Appetizers and side dishes play a key role in Korean cuisine, and this recipe has everything you need to make a particular tasty side -- seasoned spinach “salad.” Spinach was the vegetable that Popeye relied on to stay strong, and for good reason, the food is chock full of iron. With more of the nutrient than some animal proteins, spinach is one of the heartiest plant-based foods you can eat. So take assurance in the fact that this dish isn't another empty salad with nutrient deficient foods like iceberg lettuce.
The other great thing about this spinach salad, known as sigumchi namul in Korean, is that if you don't want to serve it as a side, you can use it as part of other well-known main dishes in Korea. Seasoned spinach salad may be used to go along with chapchae (stir fried noodles), kimbap (rice and seaweed rolls), and bibimbap (rice with mixed vegetables). In short, sigumchi namul is a truly versatile food.
Like many other Korean dishes, this side is also easily customizable. So, if you want to use more or less of any of the ingredients, depending on your unique tastes, feel free to do so. Those with health concerns, for example, may want to use less soy sauce (or a low-sodium version) or less sugar. The choice is yours.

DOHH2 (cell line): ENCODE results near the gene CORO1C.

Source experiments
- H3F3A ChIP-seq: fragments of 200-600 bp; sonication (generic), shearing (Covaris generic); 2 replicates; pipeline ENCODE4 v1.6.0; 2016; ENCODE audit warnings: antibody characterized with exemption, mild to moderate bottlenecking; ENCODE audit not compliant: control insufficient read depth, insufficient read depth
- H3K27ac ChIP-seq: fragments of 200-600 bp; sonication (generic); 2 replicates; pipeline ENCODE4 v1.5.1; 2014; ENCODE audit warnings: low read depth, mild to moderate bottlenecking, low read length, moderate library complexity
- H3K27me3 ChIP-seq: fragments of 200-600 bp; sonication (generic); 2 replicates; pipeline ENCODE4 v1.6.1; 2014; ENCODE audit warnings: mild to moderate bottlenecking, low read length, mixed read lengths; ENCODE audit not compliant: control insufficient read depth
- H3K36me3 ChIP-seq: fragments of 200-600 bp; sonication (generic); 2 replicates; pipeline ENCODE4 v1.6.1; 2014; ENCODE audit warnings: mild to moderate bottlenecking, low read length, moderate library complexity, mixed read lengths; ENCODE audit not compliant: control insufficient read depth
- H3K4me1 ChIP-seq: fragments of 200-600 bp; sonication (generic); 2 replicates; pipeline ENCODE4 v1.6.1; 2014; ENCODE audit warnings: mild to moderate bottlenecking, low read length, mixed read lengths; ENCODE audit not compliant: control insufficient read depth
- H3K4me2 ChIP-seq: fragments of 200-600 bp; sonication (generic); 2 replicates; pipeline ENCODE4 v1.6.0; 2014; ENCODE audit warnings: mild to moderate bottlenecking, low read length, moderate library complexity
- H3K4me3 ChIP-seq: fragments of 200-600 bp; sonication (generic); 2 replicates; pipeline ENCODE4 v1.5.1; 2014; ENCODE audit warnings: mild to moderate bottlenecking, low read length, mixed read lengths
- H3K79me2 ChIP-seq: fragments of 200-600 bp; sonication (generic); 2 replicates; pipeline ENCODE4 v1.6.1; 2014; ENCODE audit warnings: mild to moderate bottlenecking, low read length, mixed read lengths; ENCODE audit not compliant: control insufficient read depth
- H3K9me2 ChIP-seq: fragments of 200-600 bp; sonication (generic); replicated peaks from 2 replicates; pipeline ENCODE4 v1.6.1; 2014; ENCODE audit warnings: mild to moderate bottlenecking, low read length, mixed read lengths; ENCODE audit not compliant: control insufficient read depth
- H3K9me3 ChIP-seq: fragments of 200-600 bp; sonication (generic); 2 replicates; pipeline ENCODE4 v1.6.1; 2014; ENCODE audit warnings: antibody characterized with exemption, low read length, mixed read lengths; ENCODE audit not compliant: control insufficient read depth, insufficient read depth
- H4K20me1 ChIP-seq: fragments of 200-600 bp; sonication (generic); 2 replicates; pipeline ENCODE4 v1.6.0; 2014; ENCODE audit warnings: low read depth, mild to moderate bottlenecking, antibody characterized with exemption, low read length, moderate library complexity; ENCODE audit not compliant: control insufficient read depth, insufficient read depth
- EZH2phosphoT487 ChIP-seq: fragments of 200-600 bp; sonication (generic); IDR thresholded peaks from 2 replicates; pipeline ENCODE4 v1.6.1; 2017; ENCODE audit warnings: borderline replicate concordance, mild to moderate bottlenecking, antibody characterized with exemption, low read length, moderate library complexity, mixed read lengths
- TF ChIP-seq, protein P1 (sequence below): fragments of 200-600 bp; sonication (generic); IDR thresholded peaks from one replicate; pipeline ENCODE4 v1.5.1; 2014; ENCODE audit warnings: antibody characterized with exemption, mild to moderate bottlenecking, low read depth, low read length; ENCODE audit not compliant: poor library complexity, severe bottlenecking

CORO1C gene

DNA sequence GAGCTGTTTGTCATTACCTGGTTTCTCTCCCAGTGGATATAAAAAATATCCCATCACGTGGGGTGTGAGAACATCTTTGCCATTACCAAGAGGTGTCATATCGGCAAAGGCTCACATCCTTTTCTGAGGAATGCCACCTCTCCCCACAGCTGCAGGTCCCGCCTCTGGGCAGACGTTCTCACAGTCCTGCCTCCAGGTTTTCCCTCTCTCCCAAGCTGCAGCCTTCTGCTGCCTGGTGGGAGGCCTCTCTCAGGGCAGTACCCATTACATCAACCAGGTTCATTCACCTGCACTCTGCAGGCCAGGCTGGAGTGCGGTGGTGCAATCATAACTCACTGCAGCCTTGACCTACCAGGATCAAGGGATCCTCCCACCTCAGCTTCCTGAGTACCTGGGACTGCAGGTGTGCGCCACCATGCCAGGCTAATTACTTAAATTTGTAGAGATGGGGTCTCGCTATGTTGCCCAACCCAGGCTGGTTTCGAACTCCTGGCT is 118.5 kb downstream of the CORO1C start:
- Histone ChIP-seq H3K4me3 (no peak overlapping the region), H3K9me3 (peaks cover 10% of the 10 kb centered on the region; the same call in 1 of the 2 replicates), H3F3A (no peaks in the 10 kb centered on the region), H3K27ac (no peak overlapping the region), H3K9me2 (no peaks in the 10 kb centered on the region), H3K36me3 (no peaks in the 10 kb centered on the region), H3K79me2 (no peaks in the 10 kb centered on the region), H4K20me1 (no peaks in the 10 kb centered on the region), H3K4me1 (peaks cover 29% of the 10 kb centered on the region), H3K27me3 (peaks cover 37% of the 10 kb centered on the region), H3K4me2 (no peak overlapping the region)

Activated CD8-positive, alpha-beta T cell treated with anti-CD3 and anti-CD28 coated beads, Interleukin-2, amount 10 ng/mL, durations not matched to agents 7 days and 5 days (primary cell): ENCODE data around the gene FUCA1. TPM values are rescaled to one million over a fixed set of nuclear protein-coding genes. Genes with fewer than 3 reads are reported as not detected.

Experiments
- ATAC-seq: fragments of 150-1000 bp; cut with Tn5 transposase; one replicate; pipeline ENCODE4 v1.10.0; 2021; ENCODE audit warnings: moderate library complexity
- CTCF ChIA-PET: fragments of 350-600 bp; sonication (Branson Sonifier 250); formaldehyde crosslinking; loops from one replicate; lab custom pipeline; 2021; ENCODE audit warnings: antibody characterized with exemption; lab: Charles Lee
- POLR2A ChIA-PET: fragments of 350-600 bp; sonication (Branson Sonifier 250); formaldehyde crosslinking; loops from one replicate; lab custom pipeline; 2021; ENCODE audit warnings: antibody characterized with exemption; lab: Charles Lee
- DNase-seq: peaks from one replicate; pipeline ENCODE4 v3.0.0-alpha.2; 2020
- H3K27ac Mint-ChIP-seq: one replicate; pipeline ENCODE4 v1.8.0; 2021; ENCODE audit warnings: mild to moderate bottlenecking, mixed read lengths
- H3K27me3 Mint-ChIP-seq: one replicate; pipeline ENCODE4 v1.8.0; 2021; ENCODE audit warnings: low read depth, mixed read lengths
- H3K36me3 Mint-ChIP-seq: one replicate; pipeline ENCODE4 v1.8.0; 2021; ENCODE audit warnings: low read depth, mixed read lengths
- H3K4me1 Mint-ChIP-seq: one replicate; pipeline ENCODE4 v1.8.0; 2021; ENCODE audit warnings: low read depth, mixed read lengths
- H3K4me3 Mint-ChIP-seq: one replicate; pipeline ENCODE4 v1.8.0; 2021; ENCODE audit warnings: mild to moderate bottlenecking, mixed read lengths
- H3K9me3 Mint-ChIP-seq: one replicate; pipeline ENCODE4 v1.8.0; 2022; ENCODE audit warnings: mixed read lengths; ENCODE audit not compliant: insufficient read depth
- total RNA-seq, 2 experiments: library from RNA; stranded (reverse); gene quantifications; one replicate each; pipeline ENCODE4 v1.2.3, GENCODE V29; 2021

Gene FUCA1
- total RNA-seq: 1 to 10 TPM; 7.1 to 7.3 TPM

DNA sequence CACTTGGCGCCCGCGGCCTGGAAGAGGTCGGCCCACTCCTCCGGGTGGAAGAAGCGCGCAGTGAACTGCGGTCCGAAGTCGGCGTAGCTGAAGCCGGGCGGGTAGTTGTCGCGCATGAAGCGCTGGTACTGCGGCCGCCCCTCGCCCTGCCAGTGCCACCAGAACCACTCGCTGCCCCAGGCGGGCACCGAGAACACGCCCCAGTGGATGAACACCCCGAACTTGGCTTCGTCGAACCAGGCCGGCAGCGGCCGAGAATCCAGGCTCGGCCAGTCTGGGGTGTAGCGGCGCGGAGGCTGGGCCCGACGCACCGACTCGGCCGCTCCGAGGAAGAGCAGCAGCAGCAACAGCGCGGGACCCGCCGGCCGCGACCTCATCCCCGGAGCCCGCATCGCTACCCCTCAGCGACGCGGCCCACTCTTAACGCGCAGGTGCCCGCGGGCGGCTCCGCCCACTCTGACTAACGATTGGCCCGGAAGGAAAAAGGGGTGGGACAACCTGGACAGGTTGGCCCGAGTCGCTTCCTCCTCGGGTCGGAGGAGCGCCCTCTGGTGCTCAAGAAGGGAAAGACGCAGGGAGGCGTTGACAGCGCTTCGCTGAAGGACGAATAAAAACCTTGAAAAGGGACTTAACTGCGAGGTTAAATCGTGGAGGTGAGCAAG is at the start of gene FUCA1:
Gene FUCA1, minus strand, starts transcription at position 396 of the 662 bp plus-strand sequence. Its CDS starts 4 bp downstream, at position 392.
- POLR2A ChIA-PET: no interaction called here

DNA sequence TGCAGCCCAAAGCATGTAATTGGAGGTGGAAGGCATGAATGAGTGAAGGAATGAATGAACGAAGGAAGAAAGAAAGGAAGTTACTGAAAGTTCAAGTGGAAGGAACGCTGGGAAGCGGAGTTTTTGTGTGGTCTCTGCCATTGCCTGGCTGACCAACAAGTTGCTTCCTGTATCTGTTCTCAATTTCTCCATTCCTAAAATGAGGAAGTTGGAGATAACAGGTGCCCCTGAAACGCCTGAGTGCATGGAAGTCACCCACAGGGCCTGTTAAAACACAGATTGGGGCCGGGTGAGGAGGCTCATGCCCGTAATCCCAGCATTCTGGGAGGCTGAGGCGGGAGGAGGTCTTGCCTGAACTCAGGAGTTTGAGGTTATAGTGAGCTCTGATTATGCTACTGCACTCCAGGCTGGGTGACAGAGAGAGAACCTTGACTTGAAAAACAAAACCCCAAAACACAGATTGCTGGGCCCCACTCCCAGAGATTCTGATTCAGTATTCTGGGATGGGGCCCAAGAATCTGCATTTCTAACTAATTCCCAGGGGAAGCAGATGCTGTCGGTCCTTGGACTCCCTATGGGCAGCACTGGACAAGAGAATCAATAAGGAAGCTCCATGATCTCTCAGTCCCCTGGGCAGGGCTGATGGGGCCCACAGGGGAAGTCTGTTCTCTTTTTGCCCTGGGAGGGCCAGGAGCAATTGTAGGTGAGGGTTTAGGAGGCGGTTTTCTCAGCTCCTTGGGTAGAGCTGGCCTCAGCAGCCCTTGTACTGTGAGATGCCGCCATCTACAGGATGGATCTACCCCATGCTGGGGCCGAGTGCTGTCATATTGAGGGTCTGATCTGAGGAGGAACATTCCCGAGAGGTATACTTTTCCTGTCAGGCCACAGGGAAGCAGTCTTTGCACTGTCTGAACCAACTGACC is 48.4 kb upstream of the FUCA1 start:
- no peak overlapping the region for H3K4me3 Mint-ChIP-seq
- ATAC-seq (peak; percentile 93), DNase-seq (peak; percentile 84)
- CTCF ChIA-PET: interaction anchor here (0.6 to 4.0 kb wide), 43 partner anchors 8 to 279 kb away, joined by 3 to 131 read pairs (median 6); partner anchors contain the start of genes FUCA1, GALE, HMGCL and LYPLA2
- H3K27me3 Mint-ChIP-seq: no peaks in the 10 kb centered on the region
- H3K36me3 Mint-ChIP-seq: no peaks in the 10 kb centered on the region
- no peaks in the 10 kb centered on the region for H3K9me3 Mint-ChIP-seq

- 1 lb. of spinach
- 2 tbsp. of soy sauce
- 1 tbsp. of sesame oil
- 1 tbsp. of sesame seeds
- 1 tbsp. of sesame salt*
- 2 cloves of finely chopped garlic
- 2 tsp. of sugar
- To begin making the salad, blanch the spinach in boiling water for 30 seconds.
- Then, you'll need to remove the spinach quickly and rinse it in cold water. The easiest way to do this might be putting the spinach in a colander, turning on your kitchen faucet and then letting the water run over it.
- After you rinse the spinach, gently squeeze the vegetable to remove excess water. You can also try to shake the excess water from the spinach in the colander, if you don't have the time or inclination to do so by hand.
- Once you've squeezed the spinach from the water, mix the soy sauce, sesame oil, seeds, salt, garlic and sugar, and mix all of these ingredients into the spinach. Use more or fewer of these ingredients depending on your preference or the preference of those dinner guests to which you plan to serve the salad. You can also tweak the ingredients depending on if you plan to serve the dish alone or as part of another dish, such as bibimbap. You can also double or triple the recipe and serve some salad alone, and then reserve the remainder to serve as part of an entree in the next day or so.
* If you don't have sesame salt, you can add 1 teaspoon of salt and an additional 2 teaspoons of soy sauce)